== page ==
03 September 2014

Sandy-hit Wall Street faces questions over contingency plans

01 November 2012  |  5045 views  |  6 New York Skyline 2

As trading resumed in New York after a two-day Hurricane Sandy-inflicted pause, the effectiveness of Wall Street's back-up plans to deal with disasters was being called into question.

With business slowly getting back to normal, recriminations were soon flying over the failure to implement contingency plans, with former Securities and Exchange Commission chairman Arthur Levitt leading the way.

Levitt savaged the New York Stock Exchange, telling Bloomberg radio that "to see the exchange go down for two days without an adequate backup plan is very, very unfortunate".

As Sandy approached New York, Nyse had intended to revert to its contingency plan of moving all trading to its Arca electronic platform. However, this idea was ditched amid concerns over employee safety and the potential for malfunctions among market participants still spooked by recent technical glitches such as the Knight Capital debacle.

While most exchanges have back-up data centres located well away from their primary site, Nyse's contingency plan is the Arca system. Levitt though, told Bloomberg: "If you're going to have a stock exchange, it should have a backup facility of some sort so that regional events don't cause its closure."

Meanwhile, Knight Capital again found itself in trouble after a back-up generator in Jersey City failed yesterday afternoon, forcing the company to tell clients to route stock orders away from it.

Much of Wall Street was operating on backup generators yesterday and - despite the Knight issue - Nyse Euronext COO Larry Leibowitz told Reuters that "as a whole, it's actually going quite well. We haven't heard of widespread problems."

According to the FT, the SEC is now planning to "raise concerns" with trading firms about their contingency plans as part of its ongoing review of the market.

Meanwhile, among the Wall Street firms worst hit by Sandy is Citi, which says its office at 111 Wall St - which houses around 1800 operations, technology and administrative employees - will be unusable for weeks.

Comments: (6)

A Finextra member | 01 November, 2012, 12:26

It's not unusual for banks to have their DR site located fairly close to the other side of the nearest river (East or Hudson).  Office in lower Manhattan near the Hudson, DR in Jersey City, etc.  Moronic, of course, but not uncommon.  And DR testing is frequently not a high priority, though that did improve some after 9/11.  But Sandy, far more then 9/11, should wake up some of the most complacent managers.  One US bank operation of a foreign bank that I know is probably mostly shut down now - its primary site is near WTC, and it's DR is just across the river.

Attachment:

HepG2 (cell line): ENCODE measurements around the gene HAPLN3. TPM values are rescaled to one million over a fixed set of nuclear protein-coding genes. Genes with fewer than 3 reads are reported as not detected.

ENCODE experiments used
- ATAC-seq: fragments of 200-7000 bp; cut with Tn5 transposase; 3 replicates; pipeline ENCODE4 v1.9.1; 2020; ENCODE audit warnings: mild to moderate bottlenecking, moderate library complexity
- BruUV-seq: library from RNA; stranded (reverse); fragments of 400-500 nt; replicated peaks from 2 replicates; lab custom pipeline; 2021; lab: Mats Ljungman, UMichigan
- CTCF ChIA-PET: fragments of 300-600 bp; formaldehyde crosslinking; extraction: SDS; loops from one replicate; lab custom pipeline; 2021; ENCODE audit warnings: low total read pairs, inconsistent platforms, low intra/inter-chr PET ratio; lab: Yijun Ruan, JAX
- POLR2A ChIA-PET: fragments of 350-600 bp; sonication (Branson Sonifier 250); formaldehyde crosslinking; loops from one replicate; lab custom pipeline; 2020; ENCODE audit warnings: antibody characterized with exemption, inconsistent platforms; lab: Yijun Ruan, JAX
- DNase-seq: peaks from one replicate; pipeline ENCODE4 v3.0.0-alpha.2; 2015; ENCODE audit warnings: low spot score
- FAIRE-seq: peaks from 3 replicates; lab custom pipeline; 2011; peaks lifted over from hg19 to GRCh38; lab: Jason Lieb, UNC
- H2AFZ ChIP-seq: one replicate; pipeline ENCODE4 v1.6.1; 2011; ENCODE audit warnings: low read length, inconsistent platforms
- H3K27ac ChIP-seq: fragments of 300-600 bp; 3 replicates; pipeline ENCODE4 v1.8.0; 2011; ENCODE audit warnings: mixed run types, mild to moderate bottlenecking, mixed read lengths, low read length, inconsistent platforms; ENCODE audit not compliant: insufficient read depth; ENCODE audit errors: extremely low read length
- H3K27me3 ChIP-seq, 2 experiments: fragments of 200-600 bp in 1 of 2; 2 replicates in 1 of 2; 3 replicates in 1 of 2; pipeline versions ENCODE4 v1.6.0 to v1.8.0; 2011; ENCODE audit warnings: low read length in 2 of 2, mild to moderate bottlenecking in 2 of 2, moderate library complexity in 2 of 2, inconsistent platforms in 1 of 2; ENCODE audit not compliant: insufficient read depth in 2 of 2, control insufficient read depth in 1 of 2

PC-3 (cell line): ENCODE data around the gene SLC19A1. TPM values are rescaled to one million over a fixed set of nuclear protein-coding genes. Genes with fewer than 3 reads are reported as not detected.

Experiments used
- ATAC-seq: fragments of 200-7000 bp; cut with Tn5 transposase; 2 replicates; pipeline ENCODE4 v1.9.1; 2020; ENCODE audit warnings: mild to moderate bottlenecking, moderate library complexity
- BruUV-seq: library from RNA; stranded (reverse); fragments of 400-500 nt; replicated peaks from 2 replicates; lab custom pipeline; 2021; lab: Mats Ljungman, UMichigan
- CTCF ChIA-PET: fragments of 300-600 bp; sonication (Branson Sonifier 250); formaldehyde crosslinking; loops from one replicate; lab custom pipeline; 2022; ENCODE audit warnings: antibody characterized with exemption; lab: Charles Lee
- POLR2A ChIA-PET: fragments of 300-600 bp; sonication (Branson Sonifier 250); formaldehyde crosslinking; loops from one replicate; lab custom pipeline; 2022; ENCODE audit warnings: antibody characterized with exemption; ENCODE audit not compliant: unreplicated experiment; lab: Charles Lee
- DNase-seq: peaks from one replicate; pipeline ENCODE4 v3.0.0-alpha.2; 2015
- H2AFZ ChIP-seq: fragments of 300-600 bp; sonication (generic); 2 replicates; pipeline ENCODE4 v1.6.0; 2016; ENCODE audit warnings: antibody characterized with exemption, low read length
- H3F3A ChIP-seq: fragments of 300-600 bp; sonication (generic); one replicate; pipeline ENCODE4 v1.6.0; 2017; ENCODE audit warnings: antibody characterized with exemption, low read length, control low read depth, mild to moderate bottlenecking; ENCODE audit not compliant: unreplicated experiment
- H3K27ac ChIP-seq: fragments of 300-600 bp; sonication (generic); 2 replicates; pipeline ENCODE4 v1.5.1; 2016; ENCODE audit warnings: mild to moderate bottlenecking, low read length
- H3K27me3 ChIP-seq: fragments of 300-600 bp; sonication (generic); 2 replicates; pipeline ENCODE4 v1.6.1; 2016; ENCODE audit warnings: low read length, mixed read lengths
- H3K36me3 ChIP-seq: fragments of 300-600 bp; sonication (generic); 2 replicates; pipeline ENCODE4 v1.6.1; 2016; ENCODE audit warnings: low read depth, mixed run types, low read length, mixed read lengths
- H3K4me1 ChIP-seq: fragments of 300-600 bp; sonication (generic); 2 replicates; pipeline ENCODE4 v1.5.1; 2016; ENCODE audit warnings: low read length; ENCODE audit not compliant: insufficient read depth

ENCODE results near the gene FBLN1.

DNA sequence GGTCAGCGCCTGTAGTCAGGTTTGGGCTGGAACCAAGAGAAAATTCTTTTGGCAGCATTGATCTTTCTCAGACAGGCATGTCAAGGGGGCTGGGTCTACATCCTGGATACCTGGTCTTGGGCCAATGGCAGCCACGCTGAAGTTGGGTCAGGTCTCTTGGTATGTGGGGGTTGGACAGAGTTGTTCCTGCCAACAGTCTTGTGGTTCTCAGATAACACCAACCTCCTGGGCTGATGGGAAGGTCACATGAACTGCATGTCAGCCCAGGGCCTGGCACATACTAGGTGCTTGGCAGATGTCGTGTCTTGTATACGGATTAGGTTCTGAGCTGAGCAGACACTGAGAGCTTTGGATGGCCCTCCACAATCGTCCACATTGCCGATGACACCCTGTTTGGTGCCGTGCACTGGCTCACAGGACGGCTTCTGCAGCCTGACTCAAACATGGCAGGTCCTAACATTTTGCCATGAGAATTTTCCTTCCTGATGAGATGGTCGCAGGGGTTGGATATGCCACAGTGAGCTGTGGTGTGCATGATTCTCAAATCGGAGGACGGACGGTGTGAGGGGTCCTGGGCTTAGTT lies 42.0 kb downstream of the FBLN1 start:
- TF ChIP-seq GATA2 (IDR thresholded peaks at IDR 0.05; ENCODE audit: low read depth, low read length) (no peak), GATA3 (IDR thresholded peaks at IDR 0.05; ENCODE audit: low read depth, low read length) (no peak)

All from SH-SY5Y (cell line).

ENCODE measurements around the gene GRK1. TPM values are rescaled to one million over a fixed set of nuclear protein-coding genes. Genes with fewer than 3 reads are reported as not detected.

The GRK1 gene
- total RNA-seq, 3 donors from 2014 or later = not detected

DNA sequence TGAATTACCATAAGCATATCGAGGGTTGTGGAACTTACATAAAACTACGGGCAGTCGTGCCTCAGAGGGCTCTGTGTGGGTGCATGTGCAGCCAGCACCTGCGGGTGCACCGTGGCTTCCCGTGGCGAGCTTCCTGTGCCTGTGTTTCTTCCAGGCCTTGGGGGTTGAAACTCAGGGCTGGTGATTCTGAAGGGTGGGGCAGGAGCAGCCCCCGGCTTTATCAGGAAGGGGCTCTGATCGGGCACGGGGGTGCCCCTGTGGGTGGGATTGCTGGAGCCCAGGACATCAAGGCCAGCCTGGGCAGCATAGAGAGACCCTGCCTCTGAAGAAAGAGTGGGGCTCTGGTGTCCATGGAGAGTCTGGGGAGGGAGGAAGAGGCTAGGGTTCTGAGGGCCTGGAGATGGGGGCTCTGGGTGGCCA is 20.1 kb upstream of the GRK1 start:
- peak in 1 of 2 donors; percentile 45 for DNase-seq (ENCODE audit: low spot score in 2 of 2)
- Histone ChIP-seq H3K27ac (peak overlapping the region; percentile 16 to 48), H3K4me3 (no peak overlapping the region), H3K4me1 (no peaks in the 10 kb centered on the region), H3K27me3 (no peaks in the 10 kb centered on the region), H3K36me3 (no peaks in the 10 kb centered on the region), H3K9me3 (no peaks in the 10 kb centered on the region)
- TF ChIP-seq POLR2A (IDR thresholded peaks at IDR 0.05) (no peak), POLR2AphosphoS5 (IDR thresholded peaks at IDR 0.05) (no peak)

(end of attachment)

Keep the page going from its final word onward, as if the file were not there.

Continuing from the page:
A Finextra member | 02 November, 2012, 08:34

Putting DR centers further away and on higher grounds would certainly make common sense. But such an approach would not be very compatible with high speed gambing (aka HFT), due to longer signal transit times ...

Ketharaman Swaminathan - GTM360 Marketing Solutions - Pune | 02 November, 2012, 16:19

Not sure if this is an instance of regulators sitting in ivory towers and passing judgement at banks and FIs who are the ones really facing the brunt of the disaster. I partly blame technology vendors for conveying the impression that you can throw in an extra RAID here, install an extra blade server there, run a redundant cable between here and there, and be completely assured of business continuity. Having been through a couple of DR tests, it's virtually impossible to verify that the DR site can be activated and will work fine when the catastrophe actually strikes. Besides, all this talk of technology ignores the people angle. Amidst all the travel disruption that usually accompanies natural disasters, it's not easy to get the right people - who normally work out of the primary site - to the DR site in time, especially if it's located far away from the primary site.